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During a Sail for Peace, Israelis Return to Old War Zones on Yachts

March 7, 2005
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“We are going to look for Baruch’s arm,” jokes a member of the crew preparing to sail the Ayali, a sleek 50-foot yacht, across the Mediterranean to Egypt. Baruch Peretzman, one of the six-man crew, lost his arm in 1972 along the Suez Canal when as a young Navy commando he fell on a landmine during a secret nighttime mission.

On Tuesday the crew, all friends for decades, and most of whom fought as soldiers in the Suez Canal and other parts of Egypt, were slated to sail the Ayali through the historic waterway as part of an international yacht rally from Tel Aviv. The trip will take them down the coast of Egypt and eventually to Jordan.

“It will be the first time we will be there in the light of day,” said David Israeli, 53, who served in the same commando unit as Peretzman and is sailing with him. “Egypt was always a place we associated with war and now for the first time we will be seeing it in a different way,” adding, “For Baruch and I, this is a real closing of a circle.”

The monthlong MedRedRally is dubbed a “Sail for Peace” by its organizers. More than 50 yachts and some 350 sailors are participating in the rally, which set off from Tel Aviv on Sunday. About half of the yachts are Israeli, the rest from around the world. Originally four Palestinian yachtsmen from the Gaza Strip were supposed to sail in the rally, but because of delays in securing travel permits from Israel they were unable to participate, organizers said.

The yachts’ route takes them from Tel Aviv to Egypt’s Port Said and then to the Suez Canal, before heading down the Red Sea to Sharm el-Sheik and across to Eilat. The last leg of the rally will travel from Eilat to the Jordanian Red Sea port of Aqaba.

Egyptian and Jordanian authorities are cooperating fully with the rally, a gesture that the trip’s organizers say indicates a warming of relations and an understanding that it is in everybody’s interest to promote tourism — and particularly the sport of yachting — in the Red Sea area.

“This is about sailing without borders where you are fighting nature instead of fighting each other,” said Eitan Friedlander, an Israeli former yachting world and European champion who organized the rally with Easy Swissa, president of the Israeli Yachting Association.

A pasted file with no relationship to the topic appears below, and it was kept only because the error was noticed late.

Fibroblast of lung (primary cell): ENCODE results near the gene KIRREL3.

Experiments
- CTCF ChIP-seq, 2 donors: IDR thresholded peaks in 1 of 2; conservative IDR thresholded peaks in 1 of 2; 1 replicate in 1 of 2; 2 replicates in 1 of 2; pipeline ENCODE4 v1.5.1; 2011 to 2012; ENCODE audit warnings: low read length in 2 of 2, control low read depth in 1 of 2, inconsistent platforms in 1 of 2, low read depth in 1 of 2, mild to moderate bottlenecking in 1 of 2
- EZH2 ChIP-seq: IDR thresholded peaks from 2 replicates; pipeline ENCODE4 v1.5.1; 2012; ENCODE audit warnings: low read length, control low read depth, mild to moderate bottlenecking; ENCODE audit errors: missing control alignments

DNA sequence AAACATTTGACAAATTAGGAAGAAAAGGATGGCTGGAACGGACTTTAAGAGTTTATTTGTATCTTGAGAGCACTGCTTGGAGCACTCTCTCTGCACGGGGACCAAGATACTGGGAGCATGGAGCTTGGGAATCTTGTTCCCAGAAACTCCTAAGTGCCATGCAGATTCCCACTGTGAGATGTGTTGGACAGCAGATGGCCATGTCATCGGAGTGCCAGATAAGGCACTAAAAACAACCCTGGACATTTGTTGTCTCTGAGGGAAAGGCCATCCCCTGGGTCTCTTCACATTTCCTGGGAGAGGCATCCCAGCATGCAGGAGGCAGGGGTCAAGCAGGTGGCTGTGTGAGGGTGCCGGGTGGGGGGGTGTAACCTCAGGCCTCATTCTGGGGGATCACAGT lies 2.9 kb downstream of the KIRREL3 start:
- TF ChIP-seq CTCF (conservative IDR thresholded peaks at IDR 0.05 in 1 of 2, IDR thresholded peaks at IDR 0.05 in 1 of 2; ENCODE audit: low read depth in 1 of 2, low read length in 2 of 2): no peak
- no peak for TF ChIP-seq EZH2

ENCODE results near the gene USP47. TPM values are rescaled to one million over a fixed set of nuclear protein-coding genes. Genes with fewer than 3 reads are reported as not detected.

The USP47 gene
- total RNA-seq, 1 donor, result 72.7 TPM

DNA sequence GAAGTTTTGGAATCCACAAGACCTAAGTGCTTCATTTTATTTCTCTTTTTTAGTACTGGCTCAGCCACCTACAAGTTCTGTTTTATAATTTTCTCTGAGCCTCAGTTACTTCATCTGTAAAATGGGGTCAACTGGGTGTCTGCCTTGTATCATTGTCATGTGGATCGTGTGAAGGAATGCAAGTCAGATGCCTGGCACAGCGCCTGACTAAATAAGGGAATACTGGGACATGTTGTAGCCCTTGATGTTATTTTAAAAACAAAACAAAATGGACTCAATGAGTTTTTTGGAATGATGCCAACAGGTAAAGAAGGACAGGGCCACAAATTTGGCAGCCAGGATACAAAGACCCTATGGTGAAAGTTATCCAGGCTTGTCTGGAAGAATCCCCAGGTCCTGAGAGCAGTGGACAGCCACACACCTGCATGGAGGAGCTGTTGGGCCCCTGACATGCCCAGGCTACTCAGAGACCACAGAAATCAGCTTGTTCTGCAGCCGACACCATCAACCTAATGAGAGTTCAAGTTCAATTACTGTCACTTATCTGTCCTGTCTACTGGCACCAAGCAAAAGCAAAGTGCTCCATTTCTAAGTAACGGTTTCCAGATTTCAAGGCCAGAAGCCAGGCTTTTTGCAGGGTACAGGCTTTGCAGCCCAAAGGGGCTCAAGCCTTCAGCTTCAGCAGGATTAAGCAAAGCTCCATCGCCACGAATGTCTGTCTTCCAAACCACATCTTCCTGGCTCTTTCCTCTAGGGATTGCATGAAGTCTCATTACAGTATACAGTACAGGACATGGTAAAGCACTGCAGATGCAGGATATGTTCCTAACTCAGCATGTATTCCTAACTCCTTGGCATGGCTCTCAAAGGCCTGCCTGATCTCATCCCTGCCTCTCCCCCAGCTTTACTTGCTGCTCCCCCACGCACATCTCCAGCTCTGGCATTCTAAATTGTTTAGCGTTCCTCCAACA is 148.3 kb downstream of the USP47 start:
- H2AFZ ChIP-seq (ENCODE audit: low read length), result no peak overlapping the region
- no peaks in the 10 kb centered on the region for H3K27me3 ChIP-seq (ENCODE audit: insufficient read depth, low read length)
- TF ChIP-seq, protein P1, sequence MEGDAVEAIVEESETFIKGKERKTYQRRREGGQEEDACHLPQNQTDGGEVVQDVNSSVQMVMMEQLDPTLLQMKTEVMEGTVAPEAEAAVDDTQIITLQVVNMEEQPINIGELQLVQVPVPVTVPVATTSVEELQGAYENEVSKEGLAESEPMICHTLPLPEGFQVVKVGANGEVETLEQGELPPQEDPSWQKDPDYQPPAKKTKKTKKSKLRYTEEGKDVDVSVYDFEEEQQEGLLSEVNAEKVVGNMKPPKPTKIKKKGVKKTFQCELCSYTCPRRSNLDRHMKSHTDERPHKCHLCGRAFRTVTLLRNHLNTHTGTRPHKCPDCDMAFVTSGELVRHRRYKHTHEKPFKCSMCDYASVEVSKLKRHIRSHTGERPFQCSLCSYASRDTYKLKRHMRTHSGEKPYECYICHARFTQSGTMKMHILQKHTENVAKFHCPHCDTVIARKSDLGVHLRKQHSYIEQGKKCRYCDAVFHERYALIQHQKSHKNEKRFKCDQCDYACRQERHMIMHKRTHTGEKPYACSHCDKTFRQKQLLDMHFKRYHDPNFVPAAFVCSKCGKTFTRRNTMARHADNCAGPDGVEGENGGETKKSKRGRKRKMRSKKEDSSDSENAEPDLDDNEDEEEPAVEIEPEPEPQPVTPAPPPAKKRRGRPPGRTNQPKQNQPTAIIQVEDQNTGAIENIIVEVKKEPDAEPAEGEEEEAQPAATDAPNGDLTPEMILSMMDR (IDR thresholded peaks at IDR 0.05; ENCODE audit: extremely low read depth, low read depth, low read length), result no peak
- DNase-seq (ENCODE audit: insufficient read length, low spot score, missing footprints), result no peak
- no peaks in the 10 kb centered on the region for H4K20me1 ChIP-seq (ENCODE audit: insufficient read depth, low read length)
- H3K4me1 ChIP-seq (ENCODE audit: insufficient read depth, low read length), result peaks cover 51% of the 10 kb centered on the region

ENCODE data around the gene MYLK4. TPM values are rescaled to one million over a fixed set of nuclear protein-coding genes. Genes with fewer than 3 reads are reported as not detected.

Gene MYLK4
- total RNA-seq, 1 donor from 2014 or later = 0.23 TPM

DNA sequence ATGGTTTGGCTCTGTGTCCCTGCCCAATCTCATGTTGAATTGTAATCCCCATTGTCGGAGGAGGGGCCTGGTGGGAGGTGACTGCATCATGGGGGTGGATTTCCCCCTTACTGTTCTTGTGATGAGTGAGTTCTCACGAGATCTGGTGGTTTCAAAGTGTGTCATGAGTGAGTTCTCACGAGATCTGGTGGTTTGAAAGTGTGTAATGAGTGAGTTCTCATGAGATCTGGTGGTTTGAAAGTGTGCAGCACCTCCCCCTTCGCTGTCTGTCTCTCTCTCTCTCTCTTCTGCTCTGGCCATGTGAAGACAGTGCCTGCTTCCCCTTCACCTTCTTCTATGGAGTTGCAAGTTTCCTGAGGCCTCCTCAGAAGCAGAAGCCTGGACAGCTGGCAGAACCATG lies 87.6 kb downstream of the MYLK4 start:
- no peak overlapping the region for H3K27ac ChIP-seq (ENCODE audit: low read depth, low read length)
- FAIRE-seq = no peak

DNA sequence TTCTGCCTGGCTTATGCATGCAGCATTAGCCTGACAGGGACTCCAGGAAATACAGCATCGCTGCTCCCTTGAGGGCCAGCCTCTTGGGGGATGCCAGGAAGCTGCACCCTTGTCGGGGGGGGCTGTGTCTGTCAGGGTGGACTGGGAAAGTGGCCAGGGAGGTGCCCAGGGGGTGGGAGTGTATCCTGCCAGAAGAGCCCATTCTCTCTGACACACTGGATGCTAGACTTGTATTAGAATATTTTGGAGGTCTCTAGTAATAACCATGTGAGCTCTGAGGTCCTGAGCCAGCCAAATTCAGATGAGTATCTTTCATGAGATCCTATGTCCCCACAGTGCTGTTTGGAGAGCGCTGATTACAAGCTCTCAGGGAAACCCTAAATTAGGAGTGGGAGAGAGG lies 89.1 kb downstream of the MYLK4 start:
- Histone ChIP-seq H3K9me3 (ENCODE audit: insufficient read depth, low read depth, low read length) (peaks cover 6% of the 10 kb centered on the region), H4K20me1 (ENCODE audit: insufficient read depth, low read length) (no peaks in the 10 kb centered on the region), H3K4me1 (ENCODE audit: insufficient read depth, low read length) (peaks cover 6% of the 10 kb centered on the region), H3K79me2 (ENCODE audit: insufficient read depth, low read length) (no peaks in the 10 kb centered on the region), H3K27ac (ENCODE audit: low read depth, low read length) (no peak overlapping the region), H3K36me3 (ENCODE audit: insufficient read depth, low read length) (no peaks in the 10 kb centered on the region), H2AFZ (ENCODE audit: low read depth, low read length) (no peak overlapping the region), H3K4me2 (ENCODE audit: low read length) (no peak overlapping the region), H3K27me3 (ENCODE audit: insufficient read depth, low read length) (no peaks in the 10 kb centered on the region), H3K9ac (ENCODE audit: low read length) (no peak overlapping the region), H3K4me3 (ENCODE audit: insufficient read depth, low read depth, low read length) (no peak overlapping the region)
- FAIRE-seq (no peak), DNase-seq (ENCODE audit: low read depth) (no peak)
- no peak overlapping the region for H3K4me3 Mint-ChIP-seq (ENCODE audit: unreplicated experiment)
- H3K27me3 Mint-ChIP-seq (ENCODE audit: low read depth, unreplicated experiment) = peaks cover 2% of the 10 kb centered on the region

He added: “It’s about trying to sail, enjoy life and have fun peacefully.”

Swissa, himself a former European yachting champion, said he hopes the rally demonstrates that Israel and its neighbors can cooperate.

“We want to show that in our region there is also normalcy,” he said.

Swissa said attempts were made to recruit Jordanian and Egyptian yachts and crew members but neither country yet has a culture of yachting.

On the wooden deck of the Ayali, the crewmates and friends trade jokes and prepare for the journey; maps are checked, sails secured and ropes untied.

“It’s a strange feeling to be going, it’s hard to know how it will feel to be there,” said Peretzman, 54, a shirt sleeve hanging empty where his right arm once swung. “I never thought I would go back to Egypt, it always felt so far way. But then this opportunity came up to be part of this yacht rally together with friends so we decided to just do it and sail.”

Sitting next to Peretzman is David Stugo who was in Egypt several times during his army service as a paratrooper. He remembers the War of Attrition, where he and his fellow soldiers in position near the Suez Canal in 1969 were shelled by the Egyptians. During the 1973 Yom Kippur War, he served in Ismailia.

“There is so much to remember, so many people who were killed and injured and now here we are going there for something fun,” said Stugo, 55.

The horn blows for the rally to begin, and one by one the yachts sail out of the Tel Aviv marina and into the open sea.

The crew of the Ayali waves goodbye and sails into the white-capped waves before disappearing over the blue horizon.

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